I think it's why I think intentional communities and increasing public space are both good ideas. In both cases they provide places where you have an increased chance of interacting with people.
Intentional communities are better at it as the community design usually includes cultural conventions that encourage people to interact with each other. However with just public space, I suspect there's still a chance that you'd have an authentic interaction as opposed to, "Hi, can I help you find anything in our store" commercial interactions (perhaps that's why some people like shopping, they actually get to talk to real humans).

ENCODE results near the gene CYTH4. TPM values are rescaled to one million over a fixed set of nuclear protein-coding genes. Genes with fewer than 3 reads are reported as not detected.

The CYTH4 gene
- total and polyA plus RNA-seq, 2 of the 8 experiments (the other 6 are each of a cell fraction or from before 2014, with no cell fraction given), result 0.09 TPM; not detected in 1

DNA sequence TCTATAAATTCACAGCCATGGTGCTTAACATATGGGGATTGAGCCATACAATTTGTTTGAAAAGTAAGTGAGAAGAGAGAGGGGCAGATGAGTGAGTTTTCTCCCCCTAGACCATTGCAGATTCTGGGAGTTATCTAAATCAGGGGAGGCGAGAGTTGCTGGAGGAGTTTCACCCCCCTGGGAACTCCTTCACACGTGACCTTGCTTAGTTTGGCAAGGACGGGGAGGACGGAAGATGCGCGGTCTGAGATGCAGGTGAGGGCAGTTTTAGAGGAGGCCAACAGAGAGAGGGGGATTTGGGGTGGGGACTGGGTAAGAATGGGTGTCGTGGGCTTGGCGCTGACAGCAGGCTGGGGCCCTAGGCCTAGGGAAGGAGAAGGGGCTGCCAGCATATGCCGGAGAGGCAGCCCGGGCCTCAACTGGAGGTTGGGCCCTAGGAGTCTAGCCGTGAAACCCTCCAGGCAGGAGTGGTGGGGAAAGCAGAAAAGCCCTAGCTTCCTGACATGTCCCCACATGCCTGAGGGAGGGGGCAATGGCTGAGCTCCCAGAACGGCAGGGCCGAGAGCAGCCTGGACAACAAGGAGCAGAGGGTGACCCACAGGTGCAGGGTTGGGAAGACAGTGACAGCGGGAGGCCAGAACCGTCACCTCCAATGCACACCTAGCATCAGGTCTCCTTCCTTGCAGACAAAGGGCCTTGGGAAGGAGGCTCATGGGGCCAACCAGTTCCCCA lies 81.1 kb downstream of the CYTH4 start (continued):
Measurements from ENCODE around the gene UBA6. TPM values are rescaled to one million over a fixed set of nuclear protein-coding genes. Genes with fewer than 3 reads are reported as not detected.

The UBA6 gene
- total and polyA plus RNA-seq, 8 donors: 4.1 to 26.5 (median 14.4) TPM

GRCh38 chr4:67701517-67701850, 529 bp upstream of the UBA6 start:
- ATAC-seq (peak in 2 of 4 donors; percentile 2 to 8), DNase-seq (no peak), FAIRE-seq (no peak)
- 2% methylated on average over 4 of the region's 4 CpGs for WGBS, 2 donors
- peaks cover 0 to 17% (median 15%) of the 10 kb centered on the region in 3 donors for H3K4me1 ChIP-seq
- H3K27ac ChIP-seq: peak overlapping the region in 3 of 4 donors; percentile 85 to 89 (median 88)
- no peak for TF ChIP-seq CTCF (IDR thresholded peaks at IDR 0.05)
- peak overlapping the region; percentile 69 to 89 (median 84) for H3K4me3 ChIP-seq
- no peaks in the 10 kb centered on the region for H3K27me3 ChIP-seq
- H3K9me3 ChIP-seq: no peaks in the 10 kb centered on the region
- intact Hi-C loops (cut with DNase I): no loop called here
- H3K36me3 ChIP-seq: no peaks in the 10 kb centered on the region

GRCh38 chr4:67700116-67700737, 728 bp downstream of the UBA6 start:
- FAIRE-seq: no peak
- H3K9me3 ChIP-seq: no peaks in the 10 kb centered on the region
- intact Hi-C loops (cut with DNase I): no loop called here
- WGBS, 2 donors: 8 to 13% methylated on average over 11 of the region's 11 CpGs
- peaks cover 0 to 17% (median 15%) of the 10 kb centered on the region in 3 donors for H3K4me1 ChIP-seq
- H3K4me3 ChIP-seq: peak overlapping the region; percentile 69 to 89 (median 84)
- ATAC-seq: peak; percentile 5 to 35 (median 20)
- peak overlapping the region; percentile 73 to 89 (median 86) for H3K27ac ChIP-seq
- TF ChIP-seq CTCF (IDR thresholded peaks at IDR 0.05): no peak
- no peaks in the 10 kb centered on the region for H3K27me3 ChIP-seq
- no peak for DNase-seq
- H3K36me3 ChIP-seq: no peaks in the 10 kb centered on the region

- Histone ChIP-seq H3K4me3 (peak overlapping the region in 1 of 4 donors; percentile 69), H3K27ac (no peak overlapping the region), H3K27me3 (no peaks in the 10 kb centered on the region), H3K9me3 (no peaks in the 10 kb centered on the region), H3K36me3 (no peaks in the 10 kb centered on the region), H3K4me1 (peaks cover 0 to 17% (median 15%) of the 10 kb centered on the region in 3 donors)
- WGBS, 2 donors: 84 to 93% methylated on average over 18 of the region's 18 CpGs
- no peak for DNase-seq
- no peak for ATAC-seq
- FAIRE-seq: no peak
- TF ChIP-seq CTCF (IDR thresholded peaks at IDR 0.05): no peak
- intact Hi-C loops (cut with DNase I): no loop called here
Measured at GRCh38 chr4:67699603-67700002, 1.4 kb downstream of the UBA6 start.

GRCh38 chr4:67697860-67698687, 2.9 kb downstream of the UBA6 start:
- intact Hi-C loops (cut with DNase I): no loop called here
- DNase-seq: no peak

My time spent with Arden around the Wellesley campus made me all the more envious of those who managed to live on campus while going to school. As I consider dorms as one of the most common types of intentional communities in the US.
Though since I do want some chance of dating I have had this unexpressed preference for intentional communities that have a strong queer womens presense (like wellesley did).